The timeframe between pre-k and elementary school is a vital time in a young student’s life as it is a time of growth and key development. Online education during this time can be convenient for parents and teach core necessities to young students but it can also create barriers in other aspects of this learning/developmental phase. Toddlers between the ages of two and five often learn the most from interaction during this stage of life and while online learning here requires them to interact with a screen, it can also limit the interaction with adults and other children, resulting in social ineptitude. Experts suggest balancing the amount of time a child at this age learns from online education and from peers as well as adults.
· Student Profile 2: High School Student
Most high school students are always on the go, barely having time for homework between actual classes, after school extra circular activities, enjoying time with friends and spending time with family. Student athletes at this age often have difficulties if they’ve missed a class for an away game which makes online learning through lesson repurposing an ideal way for them to catch up on missed classes. Other students may wish to take a language class offered at another school but have no transpiration. This is easily negated through online learning where students can converge in a classroom and learn through video streaming, online programs and more. One set back however may be that certain students learn better through face-to-face interaction, which is why online learning for students at the high school level is recommended to include video streaming or video taught lessons.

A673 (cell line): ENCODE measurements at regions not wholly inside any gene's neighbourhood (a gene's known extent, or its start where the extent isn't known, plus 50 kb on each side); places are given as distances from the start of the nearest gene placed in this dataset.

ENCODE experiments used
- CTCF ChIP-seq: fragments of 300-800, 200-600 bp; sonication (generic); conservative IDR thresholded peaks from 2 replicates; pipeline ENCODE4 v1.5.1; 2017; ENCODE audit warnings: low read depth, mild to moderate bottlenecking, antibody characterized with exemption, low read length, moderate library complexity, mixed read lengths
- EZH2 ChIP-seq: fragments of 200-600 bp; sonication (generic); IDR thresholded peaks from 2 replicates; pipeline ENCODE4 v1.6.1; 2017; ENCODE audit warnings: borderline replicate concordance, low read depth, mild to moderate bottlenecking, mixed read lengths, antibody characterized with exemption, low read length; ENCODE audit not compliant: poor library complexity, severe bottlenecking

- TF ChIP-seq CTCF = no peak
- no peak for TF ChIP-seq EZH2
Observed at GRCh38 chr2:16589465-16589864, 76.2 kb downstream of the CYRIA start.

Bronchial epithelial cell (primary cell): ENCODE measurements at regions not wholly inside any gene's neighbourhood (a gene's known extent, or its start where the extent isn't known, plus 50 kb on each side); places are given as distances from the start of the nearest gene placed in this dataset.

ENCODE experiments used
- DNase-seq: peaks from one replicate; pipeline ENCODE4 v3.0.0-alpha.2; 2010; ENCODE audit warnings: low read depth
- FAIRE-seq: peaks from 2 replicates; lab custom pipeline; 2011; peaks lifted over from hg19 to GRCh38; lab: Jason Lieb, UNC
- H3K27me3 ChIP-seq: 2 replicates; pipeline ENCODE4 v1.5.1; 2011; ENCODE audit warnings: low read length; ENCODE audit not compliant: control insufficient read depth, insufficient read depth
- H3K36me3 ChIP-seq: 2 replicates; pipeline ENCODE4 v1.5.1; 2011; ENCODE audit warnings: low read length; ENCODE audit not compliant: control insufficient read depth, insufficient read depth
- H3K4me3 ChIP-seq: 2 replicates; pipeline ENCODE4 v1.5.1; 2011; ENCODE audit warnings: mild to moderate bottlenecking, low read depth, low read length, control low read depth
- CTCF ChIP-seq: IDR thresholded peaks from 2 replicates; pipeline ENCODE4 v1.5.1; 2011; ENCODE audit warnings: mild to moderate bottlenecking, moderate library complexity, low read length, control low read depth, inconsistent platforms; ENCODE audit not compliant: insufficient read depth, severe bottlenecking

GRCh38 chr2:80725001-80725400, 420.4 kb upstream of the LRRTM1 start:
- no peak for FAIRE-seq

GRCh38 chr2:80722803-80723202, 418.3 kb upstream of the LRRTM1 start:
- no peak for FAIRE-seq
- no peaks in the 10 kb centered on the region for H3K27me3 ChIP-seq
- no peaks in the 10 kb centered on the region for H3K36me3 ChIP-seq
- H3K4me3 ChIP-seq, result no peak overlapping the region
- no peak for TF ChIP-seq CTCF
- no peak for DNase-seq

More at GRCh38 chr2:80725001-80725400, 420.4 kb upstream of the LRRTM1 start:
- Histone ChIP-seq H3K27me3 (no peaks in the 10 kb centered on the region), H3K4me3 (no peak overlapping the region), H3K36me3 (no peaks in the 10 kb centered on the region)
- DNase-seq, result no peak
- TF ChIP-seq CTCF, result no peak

· Student Profile 3: University Master’s Degree Student
The need to balance education with family, career and finances can be very stressful for traditional university attendee but online coursework allows master’s degree students to balance all of these things in a productive and educational way. Online education provides flexibility in scheduling, cost-effective solutions (through less travel as well as materials needed) and an atmosphere of peers to assist one another. All of these things make online education a wonderful choice for university students in ways that may have not been applicable to the earlier levels of education.
Online Education for Your Students
Online learning has permeated almost every level of education and this shift from traditional learning to an online format offers several benefits to students of all ages. But as educators it is important to understand that online learning may not work well for all students and it is most beneficial for older students who have surpassed the early developmental stages of their growth. High school and college students stand to gain the most from online learning while younger students may do better to balance online learning with traditional methods for the best educational experience. Have you had any experience with online learning yourself or with your students? Do you agree that younger students should have a balance or do you have a different opinion? Tell us about it in the comments!
About the Author
Karen works as the Online Ambassador for Liberty University Online. During the evening hours her interests lie in freelance writing, the occasional road trip for a Krystal slider, and finding opportunities to better her vegetable and fruit garden.